I sought out teachers. I juggled a full time engineering job and a musician’s practice schedule. (Those pressures definitely produced some “worst of times.”) I practiced my butt off. And I ultimately auditioned into Civic, first as associate timpanist, and then in 2006 as principal timpanist. By that point, I had decided “I want to be a professional timpanist, I want to switch careers.” I knew it would be difficult; I had no idea how gruelling and painstaking it would actually be over so much time. But I was committed.
My third inflection point was starting to work with John Tafoya, particularly when he recommended that I read a book that had just come out called Talent is Overrated. I read it, and it was life-changing. (I’ll detail this and other relevant books in my next post.) I embraced the tenets of deliberate practice, taking my arsenal of scientific process understanding and aiming it squarely at my musical self-improvement. I reveled in the science/music symbiosis. I started recording myself obsessively. I created a sophisticated archive system for logging my practice notes, recordings, and musical decisions. And I started getting much better much more quickly.
Now, I’m glossing over a lot of details in this story, but that’s because I want to focus on those critical inflection points — the ones that really impacted my trajectory. I’ve been accumulating practice hours for a long time, but practice time from my early years in no way resembled “deliberate practice.” It was casual, uncommitted “vanilla practice.” It barely counted. It wasn’t effective. It took many, many years for me to figure out what practicing really meant; once I did, my trajectory improved dramatically. Specifically, the efficacy of those practice hours made them truly count. The shape of the curve in the chart above — the massive upswing of my trajectory — tells the most important story, and testifies to the power of deliberate practice.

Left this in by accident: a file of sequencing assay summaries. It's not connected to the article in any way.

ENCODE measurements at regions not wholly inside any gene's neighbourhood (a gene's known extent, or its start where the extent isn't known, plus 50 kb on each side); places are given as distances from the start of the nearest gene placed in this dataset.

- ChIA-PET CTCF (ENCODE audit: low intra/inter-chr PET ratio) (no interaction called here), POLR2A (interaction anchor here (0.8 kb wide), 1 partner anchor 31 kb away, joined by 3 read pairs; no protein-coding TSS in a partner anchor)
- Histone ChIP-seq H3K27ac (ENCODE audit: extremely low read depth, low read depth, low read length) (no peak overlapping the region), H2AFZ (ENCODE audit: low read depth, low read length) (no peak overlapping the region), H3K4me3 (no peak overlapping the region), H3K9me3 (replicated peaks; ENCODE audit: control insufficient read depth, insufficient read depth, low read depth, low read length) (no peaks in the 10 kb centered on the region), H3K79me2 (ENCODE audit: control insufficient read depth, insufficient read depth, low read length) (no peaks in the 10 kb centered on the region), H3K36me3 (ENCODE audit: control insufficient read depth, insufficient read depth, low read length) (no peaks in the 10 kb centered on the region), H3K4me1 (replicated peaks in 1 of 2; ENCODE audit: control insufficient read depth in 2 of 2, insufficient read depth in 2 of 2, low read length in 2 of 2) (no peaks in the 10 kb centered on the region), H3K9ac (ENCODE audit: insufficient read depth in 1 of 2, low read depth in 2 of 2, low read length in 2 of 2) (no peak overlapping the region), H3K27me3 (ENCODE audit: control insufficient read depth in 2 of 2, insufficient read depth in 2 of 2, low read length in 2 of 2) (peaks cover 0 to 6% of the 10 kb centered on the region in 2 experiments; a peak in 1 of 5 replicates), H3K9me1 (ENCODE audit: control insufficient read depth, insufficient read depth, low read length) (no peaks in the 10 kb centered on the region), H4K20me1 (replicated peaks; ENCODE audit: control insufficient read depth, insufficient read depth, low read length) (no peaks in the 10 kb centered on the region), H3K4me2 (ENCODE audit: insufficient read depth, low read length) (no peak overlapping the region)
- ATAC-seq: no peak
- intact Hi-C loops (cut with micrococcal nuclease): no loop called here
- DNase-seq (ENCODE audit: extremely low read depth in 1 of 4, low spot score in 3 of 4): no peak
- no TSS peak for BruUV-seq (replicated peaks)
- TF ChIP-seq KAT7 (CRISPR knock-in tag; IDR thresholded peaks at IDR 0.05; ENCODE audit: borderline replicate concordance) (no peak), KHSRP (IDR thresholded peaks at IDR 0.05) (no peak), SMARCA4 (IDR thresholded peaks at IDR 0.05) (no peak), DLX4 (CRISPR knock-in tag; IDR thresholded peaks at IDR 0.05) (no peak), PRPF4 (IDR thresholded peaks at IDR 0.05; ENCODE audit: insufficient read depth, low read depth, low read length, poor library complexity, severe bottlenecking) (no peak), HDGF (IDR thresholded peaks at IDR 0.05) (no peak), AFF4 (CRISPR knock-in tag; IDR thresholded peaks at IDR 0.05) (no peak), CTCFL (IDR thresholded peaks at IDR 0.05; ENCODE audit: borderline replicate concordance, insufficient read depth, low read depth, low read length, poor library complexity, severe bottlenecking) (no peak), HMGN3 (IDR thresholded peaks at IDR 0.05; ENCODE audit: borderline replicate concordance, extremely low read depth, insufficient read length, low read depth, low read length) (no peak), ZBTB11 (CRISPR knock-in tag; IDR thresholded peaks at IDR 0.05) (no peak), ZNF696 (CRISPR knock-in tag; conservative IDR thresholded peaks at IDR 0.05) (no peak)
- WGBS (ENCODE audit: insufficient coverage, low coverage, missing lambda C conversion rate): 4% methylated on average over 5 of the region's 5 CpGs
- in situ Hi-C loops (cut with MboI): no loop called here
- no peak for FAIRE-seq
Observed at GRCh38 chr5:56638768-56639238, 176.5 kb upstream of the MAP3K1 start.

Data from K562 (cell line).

It’s a power that spans the gulf of perception and time. When I was a kid, a life as a musician never seemed like it could be real. That life was perched on that illusory pedestal, seeming completely removed and inaccessible to mere mortals. But I couldn’t have been more wrong. There’s a continuous line from that uncommitted slacker to present-day me. The privilege of being principal timpanist of the MET Orchestra — this career at the apex of the arts in America — was and is accessible to a kid of modest means who wasn’t particularly remarkable as a 4th grade musician. It’s accessible because everyone’s potential is scalable. No one sprinkled “timpani dust” on me. This is not something I was born with. I grew it, cultivating it and scaling my potential over a long time, and through lots and LOTS of failure. For many years, I was a tenacious loser.
I remained a mediocre musician until I decided to invest the time and energy to radically alter my trajectory. Once I started applying deliberate practice in a committed way, I accomplished more in the next 3 years than I had in the preceding 20. So if you’re reading this thinking “yeah, but I’m just not very good,” I’m going to be blunt: shut up. I don’t care how good you are right now — I care about the trajectory you’re willing to set. I care about how good you’re willing to become, and I care about how much time and energy you’re willing to put into it.
“I’m-not-good-enough-ism” is a disease that plagues (and has plagued) so many musicians. It’s fine and necessary to critique yourself, but it should always remain constructive. Don’t let it metastasize into an indictment of your potential; that’s a tragic waste, and entirely counterproductive. Your potential is up to you.
If I could, the question I would have all music students ask themselves is not “am I good enough right now?” but rather “am I willing to do the work?” The focus and intensity of that work will determine your trajectory, and that is by far the most important thing.